Alabama NAACP opposes act that protects Confederate monuments

Alabama NAACP opposes act that protects Confederate monuments

HUNTSVILLE, AL (WAFF) - The Alabama State Conference of the NAACP strongly opposes the Alabama Preservation Act of 2017 that was signed into law by Gov. Kay Ivey.

The act protects monuments, statues, buildings and bridges that honor Confederate leaders who fought during the Civil War.

According to the Alabama NAACP:

Confederate monuments, symbols, signs, and flags do everything but honor anything great. They are all symbols of hate, division and serve as deep-seated racism and oppression for certain minority groups, particularly those who have slave ancestry. It is a reminder that the South is not and may very well never be ready to let go of its deep-seated racism.

The Alabama NAACP goes on to say that passing a law to preserve the naming of streets, signs, and monuments takes the country backward.

"Why can't a city who wants to remove a statue, wants to change the name of a building, why don't they have the authority to do that?" said Bernarde Simelton, president of the Alabama NAACP. "They are the people who have to see this every day. The people down in Montgomery don't have to see that every day."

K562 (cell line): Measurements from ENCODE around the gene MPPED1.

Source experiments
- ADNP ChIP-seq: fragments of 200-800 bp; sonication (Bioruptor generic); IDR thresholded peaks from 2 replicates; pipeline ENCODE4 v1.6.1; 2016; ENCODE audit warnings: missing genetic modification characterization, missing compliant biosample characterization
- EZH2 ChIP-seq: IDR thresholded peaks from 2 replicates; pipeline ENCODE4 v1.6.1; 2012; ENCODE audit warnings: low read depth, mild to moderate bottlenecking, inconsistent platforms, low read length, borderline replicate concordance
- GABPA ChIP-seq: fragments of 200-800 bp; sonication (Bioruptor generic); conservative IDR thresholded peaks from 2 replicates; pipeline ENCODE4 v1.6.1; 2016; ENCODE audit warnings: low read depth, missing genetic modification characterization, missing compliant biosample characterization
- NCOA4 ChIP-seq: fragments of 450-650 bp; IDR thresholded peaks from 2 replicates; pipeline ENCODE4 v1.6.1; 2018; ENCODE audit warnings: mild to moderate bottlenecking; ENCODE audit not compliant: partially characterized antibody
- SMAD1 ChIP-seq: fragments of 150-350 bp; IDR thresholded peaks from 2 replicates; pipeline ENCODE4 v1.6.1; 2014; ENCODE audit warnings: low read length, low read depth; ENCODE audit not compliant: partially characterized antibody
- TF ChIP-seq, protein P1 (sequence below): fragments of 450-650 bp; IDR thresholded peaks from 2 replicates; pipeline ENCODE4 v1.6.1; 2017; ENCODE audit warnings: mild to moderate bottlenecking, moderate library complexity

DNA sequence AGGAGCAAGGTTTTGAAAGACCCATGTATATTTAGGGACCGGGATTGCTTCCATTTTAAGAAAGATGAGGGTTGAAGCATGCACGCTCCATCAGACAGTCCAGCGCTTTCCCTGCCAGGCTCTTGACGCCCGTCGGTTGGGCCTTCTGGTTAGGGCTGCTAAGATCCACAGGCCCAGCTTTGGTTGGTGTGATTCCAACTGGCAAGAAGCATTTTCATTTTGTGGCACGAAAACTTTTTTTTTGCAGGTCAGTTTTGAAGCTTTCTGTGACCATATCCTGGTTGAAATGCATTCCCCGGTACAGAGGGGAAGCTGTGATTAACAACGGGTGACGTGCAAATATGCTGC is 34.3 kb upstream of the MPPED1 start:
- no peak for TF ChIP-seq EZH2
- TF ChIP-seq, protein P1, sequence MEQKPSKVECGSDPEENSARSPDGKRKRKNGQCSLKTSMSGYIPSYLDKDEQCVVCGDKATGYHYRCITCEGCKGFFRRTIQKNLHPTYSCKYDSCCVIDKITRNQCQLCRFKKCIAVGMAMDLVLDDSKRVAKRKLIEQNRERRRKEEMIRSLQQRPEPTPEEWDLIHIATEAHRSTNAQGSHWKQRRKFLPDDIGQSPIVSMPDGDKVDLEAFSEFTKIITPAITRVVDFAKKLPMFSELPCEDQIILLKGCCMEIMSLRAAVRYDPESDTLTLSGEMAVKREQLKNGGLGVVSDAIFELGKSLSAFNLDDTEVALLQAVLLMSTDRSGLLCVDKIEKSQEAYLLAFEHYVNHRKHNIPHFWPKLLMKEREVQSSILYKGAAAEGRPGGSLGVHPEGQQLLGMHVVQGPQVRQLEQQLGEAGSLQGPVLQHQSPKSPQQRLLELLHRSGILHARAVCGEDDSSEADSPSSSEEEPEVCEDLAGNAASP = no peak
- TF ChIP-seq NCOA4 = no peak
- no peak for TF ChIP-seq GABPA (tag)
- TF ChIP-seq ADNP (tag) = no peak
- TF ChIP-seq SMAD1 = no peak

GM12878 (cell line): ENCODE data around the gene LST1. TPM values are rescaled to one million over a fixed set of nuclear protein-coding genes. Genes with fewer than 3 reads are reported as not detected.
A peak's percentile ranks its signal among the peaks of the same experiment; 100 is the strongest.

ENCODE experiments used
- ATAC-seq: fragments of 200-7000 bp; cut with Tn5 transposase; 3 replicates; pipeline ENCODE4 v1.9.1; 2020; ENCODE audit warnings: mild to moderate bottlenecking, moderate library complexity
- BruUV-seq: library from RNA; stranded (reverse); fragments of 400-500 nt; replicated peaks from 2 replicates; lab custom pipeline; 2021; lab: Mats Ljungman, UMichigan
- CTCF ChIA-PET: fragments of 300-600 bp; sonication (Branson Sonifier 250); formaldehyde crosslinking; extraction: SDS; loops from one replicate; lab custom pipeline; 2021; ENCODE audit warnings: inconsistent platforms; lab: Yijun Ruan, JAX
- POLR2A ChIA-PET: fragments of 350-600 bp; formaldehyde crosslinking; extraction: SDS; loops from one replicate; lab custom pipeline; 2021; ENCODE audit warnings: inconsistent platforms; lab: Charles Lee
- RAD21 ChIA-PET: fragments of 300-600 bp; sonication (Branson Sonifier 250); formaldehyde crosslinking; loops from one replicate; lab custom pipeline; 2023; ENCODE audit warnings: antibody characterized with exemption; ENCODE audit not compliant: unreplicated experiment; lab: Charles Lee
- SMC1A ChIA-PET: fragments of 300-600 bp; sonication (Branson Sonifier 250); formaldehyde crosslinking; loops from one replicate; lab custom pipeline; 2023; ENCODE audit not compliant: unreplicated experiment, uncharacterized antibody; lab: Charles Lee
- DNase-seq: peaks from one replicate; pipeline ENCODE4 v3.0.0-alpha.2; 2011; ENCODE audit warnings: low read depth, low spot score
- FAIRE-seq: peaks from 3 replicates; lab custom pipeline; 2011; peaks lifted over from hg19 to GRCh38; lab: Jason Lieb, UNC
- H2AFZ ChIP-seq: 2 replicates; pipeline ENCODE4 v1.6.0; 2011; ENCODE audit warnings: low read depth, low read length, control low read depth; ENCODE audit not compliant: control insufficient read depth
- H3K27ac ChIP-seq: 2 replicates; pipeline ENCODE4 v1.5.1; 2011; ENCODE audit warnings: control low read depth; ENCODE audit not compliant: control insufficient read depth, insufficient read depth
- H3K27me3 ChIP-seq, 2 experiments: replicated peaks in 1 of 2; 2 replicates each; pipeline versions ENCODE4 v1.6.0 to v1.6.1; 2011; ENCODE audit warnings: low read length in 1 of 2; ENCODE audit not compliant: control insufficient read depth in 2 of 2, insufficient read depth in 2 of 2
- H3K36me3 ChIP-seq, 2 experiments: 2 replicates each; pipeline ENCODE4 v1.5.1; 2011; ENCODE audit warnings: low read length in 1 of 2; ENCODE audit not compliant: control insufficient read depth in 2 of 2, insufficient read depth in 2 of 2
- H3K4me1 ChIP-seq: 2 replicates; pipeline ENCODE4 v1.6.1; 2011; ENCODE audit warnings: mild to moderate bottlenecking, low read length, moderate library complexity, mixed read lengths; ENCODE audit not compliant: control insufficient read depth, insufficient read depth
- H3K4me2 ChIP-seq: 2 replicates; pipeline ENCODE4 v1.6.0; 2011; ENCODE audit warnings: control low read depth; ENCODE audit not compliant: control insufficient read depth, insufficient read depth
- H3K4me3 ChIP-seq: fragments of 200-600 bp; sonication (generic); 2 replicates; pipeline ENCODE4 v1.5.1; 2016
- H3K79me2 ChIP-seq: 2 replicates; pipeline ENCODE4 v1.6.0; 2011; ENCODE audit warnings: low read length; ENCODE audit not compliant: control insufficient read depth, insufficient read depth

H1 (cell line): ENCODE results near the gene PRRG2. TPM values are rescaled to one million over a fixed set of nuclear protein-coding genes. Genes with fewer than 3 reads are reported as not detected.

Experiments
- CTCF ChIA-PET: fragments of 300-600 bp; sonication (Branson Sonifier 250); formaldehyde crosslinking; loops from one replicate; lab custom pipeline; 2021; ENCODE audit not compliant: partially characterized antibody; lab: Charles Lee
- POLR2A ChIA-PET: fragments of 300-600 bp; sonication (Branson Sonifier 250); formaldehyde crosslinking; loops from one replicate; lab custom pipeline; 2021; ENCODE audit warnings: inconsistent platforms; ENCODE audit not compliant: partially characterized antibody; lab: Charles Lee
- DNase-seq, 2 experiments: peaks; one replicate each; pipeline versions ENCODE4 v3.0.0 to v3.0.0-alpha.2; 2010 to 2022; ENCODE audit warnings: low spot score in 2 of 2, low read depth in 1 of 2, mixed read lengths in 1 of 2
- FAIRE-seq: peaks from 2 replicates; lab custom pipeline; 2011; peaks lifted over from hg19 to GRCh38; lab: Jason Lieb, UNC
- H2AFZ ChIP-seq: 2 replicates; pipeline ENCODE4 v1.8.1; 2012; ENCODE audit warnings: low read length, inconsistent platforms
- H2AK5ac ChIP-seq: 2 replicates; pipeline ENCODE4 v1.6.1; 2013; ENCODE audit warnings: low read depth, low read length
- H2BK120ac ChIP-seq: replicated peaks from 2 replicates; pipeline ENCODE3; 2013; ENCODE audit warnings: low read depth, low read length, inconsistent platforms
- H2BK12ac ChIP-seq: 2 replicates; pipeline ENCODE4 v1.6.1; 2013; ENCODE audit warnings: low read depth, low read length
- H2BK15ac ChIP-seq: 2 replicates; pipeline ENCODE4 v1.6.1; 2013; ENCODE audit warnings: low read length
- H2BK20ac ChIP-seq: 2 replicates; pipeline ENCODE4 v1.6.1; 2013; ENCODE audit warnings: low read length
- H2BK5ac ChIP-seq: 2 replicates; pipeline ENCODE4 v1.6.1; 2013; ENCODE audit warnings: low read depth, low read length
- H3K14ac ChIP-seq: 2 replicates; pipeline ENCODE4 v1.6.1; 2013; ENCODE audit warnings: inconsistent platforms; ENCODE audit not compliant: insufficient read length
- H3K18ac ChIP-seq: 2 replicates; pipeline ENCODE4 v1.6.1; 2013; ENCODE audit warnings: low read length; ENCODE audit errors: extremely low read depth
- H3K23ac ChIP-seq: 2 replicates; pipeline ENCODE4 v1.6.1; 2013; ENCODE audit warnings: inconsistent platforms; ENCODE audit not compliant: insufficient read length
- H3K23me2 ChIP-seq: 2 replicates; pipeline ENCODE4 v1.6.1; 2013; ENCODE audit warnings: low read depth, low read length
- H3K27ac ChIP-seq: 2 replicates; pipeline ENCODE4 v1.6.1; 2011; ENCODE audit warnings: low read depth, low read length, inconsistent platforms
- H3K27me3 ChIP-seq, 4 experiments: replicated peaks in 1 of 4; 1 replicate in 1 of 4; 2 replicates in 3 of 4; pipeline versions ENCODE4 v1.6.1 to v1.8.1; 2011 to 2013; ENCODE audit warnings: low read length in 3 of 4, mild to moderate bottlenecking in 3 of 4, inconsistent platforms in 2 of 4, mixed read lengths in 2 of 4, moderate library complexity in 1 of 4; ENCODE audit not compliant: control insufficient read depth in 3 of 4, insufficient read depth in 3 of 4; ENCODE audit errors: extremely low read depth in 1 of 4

Simelton said Confederate monuments which are typically more than 40 years old represent slavery and white supremacy.

"The issue we have with the law is protecting slavery and bigotry that has been propagating on African Americans  and people of color for hundreds of years, so that's our concern."

"These statues are not just stone and metal. They are not just innocent remembrances of a benign history. These monuments purposefully celebrate a fictional, sanitized Confederacy; ignoring the death, ignoring the enslavement, and the terror that it actually stood for," said New Orleans Mayor Tom Landrieu sin a recent speech about taking down the Confederate statues in New Orleans,

The Alabama NAACP believes that the state is advocating for the justification of slavery by means of the  Alabama Preservation Act of 2017.

The NAACP and the Southern Poverty Law Center are investigating whether they can pursue legal action against the law.

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